The clerk gave a small smile. “You may have noticed that we don’t take cash. Only credit. Not the monetary kind.” He held up a hand to stop her as she reached for her wallet. “I’ll show you.” The clerk pulled up a clipboard and took the pen from behind his ear. “But first, we must go through a credit questionnaire. What is your desired occupation?”
“Do you have pets, or do you plan to have them in the future?”
“Yes, a cat.”
“Do you have children, or plans to have any in the future? How many?”
Beatrice hesitated, a blip appearing in her mind like a scratched record. “I don’t know.”
The clerk frowned but marked her answer. “Are you currently in a relationship?”
“This is an open-ended one. How badly do you want to achieve your goals, on a scale of 1 to 10, 10 being extremely badly?”
The clerk took a moment to make some more scribbles on the clipboard, and set it down with a satisfied sigh. “I think the best plan for you would be between five to seven hours. A writer with your ambition will need lots of time for editing and networking, and if you still want to maintain relationships – there might even be room for some kids too, when you decide. And it’s perfectly affordable.”
“That seems like a lot.”
“Oh, it won’t be when you actually do it.”
Beatrice gazed at the wall behind him. Names were on the labels – last names, in alphabetical order. She wondered if these were customers. “So how much is it?”
“All right.” He flipped to the last page in the binder, with two columns – one side had numbers and the other a description. “Since we give out time, an incredibly finite resource, we must allocate it to you from somewhere else.
“The five to seven hour price range takes the time from a certain race – usually less valuable ones – and cause their extinction a little earlier. You’ve heard of the Tasmanian tiger? No? You may have heard of our client, though – very influential during the turn of the 20th century. But I can’t give any names away: customer confidentiality.
“Our most popular price range, on the other hand, takes time away from a life connected to the purchaser, an hour less for an hour extra. The most expensive, of course, takes time away from humanity entirely – twelve extra hours is too much to take away from just a few people. After three to five days’ processing time, you’ll learn from whom you’ll be taking time – we want you to know exactly how much you’re paying.”
The stone in Beatrice’s stomach turned to ice as he spoke. Whose life did Joanne sacrifice? Did she really need that much more time?
Still, an image surfaced in Beatrice’s mind of a printed galley, not even a year from now, falling into an influential reviewer’s hands. She could read the review in the Times – raves! And rather than going on a book tour sleep deprived and stressed, she was finally calm, the puffiness beneath her eyes vanishing, her skin glowing from a restful state. She would never look better.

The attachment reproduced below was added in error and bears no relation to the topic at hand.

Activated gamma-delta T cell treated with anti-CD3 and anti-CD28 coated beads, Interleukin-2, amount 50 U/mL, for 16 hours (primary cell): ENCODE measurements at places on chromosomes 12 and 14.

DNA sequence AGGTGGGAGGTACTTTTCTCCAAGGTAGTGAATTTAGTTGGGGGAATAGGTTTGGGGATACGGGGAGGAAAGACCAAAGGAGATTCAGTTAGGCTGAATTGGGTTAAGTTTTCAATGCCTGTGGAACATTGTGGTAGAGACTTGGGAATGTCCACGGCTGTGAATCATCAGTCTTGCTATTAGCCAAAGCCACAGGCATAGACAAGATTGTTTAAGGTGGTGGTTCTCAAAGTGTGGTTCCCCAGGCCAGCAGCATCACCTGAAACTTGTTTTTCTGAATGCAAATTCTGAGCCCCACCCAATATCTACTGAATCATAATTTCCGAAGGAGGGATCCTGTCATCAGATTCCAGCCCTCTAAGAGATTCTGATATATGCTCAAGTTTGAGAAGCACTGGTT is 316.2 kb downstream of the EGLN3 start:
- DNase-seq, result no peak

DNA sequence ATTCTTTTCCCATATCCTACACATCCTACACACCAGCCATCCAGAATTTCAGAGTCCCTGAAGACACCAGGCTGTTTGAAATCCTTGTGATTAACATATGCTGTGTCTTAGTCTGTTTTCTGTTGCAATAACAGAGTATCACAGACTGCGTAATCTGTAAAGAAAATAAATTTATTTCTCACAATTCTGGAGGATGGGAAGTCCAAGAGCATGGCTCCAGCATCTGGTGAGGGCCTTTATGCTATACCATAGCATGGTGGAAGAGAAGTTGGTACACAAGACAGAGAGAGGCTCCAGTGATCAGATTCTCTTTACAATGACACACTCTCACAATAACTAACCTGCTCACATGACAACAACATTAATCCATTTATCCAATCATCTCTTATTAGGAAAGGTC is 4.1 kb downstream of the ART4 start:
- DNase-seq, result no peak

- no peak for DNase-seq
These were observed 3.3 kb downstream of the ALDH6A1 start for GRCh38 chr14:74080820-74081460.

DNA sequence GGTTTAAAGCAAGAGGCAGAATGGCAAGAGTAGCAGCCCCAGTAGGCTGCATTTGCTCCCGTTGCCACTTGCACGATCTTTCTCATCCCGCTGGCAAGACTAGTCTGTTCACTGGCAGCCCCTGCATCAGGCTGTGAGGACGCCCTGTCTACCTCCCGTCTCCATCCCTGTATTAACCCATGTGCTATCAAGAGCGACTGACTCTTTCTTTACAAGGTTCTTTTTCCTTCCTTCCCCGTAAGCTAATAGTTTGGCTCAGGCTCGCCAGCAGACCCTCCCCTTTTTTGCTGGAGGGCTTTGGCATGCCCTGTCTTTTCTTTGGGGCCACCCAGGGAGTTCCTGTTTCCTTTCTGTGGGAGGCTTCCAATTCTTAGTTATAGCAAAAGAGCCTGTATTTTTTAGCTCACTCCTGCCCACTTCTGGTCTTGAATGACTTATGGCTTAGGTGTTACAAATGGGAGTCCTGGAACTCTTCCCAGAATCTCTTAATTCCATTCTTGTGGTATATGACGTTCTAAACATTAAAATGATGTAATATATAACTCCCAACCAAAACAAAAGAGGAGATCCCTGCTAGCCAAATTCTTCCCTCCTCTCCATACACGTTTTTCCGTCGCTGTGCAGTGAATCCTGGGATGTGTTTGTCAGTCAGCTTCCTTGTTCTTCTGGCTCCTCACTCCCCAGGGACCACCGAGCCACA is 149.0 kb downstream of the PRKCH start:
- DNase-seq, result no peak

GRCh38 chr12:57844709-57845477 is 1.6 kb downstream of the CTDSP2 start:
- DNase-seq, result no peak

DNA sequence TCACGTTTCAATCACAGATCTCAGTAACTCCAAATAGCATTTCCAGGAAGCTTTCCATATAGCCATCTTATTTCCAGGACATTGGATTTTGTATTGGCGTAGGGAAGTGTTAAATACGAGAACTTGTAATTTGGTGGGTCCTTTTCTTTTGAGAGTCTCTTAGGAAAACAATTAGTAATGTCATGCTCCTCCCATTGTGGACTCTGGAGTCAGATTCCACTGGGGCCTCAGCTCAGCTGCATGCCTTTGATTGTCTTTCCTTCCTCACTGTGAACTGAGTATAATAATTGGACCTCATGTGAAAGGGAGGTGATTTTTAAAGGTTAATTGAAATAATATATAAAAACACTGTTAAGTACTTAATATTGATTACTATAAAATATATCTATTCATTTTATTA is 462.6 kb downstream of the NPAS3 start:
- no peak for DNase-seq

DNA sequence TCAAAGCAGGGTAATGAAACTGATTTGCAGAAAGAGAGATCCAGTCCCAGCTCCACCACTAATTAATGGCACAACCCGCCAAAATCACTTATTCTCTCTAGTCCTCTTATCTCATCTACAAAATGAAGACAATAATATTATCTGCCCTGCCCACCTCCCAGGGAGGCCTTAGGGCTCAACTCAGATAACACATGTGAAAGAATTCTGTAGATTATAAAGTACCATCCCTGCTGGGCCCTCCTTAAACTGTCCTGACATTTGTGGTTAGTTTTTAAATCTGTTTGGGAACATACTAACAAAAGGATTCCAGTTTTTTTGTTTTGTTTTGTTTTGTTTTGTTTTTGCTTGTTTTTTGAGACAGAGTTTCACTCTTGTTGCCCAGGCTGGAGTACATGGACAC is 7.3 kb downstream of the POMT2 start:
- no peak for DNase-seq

The clocks started ticking – or had they been ticking before? They weren’t synchronized, a dozen going tick while the other dozen went tock. The noise filled in the room, clouding Beatrice’s thoughts.
“I’m sorry,” said the clerk, “But I can only give you five minutes to decide. Someone else wants to come in.”
Beatrice swallowed. What about the person she would take time away from? What would happen to them? She could imagine, also, while on this book tour, seeing a shadow lurking just behind the audience, or in the corner of her eye as she drove from one city to another. The ghost of the time she had stolen.
She couldn’t guess how hard a time Joanne had to answer, but she trusted her gut. “No thanks. I think I’ll just make more time for myself.”
“Okay, then,” said the clerk. “But you are welcome here again if you change your mind.”
Beatrice left, thinking that she should warn people about this place. But as the bell jingled, a blank fogginess drifted over her mind, and she steadied herself on the sidewalk as her head swam with pain. It passed after a minute, and she glanced back at the building behind her. The interior was empty and dark, with paint chipping off the door. A “for rent” sign with no contact number hung in the window. Was I just in there? She thought. What am I even doing here?
She wandered home through the cobbled streets of the old town, wondering where the time went.
Danielle Bodnar is a wandering writer from upstate New York who currently lives, works, and writes in Prague. She has previously been published in 365 Tomorrows. You can follow her sporadic reviews of random books on Goodreads: https://www.goodreads.com/user/show/15311713-danielle-bodnar.